Reports of billionaires signing up to the Buffet-Gates Giving Pledge continue to make their way into the newspapers; most recently Richard Branson and Russian metals magnate Vladimir Potanin. Wealthy people from around the world are pledging to give at least half of their wealth to charities and philanthropic projects, such as addressing hunger in Africa, developing an HIV vaccine, and housing the homeless in local communities.
The statements on the Giving Pledge website make for inspiring reading, such as this small clip from Bill and Melinda Gates “We have been blessed with good fortune beyond our wildest expectations, and we are profoundly grateful. But just as these gifts are great, so we feel a great responsibility to use them well.”
Bakhretdin Khakimov was wounded in battle in 1980, just months after the Soviet invasion, and was rescued by Afghans. He subsequently married and now practises herbal medicine.
Two 1980s office blocks in Norway are being renovated to use geothermal and solar energy in what is believed to be the first project of its type. Most focus on green energy has been in new buildings, but around 80% of existing buildings in developed countries are expected to still be in use in 2050. The buildings will produce more than enough electricity for lighting and heating in less than optimal conditions for solar energy.
Thailand’s Prime Minister, Yingluck Shinawatra, has committed to ending the ivory trade in her country. Her announcement came during the opening of the Convention on the International Trade in Endangered Species of Fauna and Flora (CITES) in Bangkok, which included a video address by Prince William backing the global campaign.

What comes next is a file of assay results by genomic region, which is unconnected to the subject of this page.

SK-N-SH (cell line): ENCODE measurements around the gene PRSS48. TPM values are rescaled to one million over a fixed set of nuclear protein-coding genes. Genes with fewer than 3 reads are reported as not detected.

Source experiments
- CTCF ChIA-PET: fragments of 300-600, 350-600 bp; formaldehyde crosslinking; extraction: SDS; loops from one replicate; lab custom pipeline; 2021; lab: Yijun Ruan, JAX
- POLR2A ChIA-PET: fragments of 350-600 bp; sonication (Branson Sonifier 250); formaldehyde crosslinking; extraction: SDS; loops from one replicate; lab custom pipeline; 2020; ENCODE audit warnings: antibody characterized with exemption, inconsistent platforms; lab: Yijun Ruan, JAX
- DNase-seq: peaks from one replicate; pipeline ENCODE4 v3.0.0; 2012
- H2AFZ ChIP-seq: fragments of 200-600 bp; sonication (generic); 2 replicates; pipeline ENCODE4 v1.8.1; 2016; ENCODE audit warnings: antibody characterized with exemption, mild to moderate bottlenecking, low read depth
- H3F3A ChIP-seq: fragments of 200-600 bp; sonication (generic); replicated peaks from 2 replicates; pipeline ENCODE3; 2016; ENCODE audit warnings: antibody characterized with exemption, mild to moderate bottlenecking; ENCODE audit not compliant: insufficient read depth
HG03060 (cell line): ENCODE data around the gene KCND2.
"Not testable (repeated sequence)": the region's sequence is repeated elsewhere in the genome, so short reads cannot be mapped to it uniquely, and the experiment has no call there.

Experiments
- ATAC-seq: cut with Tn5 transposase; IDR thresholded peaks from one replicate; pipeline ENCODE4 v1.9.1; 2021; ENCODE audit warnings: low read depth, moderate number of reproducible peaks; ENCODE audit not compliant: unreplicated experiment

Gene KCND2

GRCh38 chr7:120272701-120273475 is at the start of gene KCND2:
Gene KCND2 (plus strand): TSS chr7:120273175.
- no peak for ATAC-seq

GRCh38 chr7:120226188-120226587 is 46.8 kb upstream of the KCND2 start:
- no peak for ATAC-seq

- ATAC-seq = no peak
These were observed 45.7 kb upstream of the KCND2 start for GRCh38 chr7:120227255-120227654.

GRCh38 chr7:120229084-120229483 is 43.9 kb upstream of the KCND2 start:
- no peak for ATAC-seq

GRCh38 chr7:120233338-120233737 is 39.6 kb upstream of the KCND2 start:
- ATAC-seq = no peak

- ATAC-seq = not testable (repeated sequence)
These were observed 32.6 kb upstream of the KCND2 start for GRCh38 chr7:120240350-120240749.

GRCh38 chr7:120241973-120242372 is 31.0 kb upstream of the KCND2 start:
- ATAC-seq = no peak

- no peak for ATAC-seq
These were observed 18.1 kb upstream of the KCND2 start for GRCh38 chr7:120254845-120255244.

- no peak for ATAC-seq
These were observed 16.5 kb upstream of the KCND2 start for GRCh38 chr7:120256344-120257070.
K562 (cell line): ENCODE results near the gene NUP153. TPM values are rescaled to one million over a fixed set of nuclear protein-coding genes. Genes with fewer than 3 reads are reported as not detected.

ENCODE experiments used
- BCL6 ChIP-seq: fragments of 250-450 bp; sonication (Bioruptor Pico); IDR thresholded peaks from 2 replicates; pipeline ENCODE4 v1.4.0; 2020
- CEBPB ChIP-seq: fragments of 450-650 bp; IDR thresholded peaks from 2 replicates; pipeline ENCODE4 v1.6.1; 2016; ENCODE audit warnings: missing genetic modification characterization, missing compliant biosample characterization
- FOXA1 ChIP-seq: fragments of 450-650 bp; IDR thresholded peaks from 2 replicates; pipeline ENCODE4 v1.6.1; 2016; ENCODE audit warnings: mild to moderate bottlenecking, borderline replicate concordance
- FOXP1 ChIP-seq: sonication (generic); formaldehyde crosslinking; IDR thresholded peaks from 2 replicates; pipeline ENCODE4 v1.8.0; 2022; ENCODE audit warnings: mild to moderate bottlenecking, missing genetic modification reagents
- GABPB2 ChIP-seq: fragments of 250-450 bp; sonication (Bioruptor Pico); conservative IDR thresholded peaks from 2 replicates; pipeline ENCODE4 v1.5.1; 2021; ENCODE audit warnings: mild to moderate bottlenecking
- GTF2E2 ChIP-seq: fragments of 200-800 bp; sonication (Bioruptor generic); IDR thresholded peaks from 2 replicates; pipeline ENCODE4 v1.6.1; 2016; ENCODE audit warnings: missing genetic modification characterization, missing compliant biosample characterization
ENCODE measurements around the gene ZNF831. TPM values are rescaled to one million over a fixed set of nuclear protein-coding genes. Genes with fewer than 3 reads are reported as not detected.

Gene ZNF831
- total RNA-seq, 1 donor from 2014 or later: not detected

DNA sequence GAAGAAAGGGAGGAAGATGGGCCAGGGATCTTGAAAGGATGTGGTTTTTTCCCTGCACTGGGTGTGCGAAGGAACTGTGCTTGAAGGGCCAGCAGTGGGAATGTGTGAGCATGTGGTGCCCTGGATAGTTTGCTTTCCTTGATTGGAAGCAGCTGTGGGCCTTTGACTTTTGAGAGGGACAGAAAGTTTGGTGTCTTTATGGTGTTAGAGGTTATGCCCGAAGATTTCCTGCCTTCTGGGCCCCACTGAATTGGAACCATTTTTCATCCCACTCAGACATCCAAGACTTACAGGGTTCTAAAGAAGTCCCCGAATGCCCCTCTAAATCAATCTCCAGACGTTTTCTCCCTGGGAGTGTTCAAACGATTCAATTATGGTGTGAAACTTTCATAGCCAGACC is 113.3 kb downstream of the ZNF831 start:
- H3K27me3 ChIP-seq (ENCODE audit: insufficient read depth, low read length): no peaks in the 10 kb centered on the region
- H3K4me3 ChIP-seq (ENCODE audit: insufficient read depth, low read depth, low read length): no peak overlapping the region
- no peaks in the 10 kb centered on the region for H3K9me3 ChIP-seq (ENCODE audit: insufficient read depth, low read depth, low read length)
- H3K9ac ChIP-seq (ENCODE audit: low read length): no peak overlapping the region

Thailand currently permits its citizens to trade in ivory from animals that have died of natural causes inside the country, but campaigners say the system provides a loophole for the trade of ivory from animals killed illegally elsewhere.
On the second anniversary of the disastrous tsunami that hit Japan, an anonymous donor has sent gold ingots worth at least £160,000 to survivors. The first two ingots arrived at the fish market in Ishinomaki, a town in north-east Japan where more than 40,000 buildings had been destroyed, in a package labelled ‘relief supplies’.
EU fisheries ministers have voted to phase out the controversial policy of dumping unwanted fish.